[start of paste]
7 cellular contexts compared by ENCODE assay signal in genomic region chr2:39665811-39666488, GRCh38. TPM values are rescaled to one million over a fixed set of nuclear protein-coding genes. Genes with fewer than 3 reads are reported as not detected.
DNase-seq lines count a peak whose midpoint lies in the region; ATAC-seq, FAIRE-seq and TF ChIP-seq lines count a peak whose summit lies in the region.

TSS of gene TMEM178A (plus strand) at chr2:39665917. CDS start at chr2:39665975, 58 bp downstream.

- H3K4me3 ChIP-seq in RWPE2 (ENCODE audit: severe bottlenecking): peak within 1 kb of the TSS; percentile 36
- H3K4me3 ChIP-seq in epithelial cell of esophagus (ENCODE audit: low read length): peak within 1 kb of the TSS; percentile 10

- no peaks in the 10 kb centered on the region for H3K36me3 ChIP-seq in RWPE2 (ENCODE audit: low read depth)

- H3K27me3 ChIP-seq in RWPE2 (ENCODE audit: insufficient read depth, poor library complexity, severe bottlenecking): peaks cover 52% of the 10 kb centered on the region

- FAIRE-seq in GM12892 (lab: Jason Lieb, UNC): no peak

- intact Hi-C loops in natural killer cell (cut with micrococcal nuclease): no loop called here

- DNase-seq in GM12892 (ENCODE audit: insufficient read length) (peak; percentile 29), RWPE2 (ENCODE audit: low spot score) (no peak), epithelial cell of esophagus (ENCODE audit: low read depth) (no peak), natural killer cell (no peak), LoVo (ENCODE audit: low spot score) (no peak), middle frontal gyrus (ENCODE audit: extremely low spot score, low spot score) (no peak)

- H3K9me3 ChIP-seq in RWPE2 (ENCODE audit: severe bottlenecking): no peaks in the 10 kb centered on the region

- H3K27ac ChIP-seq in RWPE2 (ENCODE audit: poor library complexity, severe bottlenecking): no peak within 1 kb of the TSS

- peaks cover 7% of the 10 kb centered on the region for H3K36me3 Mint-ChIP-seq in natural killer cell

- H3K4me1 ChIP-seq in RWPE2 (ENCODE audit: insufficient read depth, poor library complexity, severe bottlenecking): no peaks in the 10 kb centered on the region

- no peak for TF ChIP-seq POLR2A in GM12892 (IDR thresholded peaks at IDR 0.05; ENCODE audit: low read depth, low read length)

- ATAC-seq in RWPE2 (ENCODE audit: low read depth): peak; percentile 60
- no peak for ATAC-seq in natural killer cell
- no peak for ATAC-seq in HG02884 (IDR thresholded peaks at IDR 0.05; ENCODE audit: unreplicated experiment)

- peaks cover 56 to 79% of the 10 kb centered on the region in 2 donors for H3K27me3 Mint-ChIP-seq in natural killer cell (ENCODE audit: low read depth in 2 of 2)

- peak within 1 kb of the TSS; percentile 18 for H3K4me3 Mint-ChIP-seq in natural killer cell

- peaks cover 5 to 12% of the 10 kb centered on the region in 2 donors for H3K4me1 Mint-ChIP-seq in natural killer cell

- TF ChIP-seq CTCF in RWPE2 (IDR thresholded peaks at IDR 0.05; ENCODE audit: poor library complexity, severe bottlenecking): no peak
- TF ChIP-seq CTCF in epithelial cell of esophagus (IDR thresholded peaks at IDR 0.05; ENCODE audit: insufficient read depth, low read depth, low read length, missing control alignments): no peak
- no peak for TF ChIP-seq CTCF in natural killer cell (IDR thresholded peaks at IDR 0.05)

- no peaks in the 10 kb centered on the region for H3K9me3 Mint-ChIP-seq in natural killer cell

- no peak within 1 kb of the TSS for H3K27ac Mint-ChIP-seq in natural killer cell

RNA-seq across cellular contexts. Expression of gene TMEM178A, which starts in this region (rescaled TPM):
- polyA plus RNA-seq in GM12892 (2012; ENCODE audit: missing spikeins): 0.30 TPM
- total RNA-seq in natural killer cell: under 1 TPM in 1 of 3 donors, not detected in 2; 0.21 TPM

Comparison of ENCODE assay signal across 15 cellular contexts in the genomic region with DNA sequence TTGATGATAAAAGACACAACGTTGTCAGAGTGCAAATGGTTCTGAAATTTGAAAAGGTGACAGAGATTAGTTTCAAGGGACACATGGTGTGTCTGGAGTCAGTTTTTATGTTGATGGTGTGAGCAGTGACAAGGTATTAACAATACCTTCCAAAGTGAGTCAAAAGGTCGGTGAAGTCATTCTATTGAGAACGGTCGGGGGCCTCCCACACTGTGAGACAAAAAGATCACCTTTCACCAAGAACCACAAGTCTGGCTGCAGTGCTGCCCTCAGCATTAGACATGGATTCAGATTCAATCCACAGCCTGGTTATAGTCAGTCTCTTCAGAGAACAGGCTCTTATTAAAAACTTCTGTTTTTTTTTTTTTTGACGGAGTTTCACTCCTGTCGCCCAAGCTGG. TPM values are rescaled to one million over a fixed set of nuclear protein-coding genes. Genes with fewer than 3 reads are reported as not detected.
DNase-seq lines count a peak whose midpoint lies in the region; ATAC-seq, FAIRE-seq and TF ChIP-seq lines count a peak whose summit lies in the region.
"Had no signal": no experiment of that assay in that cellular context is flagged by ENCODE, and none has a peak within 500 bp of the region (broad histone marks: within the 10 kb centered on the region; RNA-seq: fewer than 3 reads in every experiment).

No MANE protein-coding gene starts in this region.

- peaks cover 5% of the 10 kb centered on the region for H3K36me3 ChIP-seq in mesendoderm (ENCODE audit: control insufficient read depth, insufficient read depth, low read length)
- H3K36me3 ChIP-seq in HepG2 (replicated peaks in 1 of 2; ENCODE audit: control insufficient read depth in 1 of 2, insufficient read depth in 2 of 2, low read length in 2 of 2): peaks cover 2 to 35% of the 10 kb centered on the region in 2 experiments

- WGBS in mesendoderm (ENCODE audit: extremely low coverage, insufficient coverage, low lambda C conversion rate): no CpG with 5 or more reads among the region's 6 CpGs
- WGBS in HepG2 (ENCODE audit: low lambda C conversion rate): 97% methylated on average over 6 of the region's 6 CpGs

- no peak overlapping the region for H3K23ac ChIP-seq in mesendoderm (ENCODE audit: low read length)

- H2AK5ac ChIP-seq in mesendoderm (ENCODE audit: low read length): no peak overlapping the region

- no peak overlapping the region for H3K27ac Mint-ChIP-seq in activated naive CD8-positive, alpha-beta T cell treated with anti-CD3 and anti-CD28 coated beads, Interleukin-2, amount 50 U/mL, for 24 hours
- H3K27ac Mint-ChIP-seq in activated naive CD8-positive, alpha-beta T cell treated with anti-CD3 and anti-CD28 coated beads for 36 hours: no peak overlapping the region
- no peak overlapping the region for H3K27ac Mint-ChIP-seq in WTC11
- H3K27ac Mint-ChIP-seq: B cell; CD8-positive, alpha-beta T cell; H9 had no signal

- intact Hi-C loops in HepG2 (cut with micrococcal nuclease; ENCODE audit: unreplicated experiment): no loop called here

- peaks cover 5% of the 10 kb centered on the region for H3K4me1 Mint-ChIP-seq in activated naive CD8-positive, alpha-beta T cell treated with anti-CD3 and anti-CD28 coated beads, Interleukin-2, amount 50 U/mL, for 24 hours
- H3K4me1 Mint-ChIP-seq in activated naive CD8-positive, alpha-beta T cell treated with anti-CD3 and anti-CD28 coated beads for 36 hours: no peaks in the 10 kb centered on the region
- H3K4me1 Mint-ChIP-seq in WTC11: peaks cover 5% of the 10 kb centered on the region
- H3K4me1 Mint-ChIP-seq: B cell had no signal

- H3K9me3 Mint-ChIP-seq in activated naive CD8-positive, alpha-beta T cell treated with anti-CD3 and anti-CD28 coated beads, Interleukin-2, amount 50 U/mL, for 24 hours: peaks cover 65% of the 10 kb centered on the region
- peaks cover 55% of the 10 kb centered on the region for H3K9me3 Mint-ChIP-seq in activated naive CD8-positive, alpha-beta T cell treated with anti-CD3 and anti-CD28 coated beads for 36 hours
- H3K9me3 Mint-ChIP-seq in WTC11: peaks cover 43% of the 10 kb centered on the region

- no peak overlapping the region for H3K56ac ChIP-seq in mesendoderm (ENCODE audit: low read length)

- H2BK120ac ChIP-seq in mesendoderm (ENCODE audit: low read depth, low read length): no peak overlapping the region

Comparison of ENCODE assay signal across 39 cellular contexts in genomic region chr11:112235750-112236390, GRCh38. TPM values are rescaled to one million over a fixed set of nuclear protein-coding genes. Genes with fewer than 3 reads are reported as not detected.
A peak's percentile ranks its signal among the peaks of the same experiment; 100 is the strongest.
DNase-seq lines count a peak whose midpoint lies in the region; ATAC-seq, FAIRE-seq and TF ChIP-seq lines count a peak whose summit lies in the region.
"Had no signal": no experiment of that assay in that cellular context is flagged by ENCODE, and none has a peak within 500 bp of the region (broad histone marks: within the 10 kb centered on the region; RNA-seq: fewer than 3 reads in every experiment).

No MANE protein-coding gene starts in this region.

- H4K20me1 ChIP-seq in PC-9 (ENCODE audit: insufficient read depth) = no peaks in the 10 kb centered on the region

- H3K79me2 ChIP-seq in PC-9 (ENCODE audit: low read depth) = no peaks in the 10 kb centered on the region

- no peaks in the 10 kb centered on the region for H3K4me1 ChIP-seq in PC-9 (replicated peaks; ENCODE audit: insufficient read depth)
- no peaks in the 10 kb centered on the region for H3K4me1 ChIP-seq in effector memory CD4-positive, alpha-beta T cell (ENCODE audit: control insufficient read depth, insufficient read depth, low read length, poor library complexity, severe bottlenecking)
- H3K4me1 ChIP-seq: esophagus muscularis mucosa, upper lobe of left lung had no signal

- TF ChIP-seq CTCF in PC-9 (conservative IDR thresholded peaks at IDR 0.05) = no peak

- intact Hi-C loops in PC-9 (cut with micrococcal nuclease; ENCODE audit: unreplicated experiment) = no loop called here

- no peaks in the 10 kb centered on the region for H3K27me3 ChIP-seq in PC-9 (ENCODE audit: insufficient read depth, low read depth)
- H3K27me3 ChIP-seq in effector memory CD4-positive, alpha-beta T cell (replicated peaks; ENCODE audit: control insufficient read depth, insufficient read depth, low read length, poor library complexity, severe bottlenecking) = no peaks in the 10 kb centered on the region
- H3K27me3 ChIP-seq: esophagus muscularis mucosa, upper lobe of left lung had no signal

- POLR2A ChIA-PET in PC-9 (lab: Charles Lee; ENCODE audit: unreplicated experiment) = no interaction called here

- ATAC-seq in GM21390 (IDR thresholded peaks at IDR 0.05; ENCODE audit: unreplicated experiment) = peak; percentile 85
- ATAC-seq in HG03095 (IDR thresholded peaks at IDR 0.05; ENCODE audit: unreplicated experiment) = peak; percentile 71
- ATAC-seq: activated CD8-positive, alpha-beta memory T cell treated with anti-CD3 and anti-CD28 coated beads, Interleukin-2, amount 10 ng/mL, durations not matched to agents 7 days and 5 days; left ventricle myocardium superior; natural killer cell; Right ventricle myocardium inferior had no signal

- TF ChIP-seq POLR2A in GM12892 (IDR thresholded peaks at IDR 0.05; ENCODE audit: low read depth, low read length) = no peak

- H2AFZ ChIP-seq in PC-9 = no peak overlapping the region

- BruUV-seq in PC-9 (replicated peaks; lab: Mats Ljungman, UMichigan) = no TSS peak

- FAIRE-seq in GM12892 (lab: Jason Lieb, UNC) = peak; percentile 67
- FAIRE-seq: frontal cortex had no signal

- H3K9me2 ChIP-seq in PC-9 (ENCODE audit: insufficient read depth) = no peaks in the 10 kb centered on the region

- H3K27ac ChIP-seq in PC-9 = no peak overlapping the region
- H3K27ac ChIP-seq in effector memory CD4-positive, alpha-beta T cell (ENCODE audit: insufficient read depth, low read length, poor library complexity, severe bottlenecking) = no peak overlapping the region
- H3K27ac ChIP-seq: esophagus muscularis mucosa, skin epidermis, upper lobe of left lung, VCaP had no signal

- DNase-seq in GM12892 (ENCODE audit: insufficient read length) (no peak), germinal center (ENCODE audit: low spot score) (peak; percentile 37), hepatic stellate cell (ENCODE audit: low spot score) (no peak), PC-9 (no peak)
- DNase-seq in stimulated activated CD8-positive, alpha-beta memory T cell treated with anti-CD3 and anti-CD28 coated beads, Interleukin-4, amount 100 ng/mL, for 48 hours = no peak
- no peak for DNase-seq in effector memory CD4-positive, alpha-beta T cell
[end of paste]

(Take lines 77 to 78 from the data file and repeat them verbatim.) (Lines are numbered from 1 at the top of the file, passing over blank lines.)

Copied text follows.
- FAIRE-seq: frontal cortex had no signal

- H3K9me2 ChIP-seq in PC-9 (ENCODE audit: insufficient read depth) = no peaks in the 10 kb centered on the region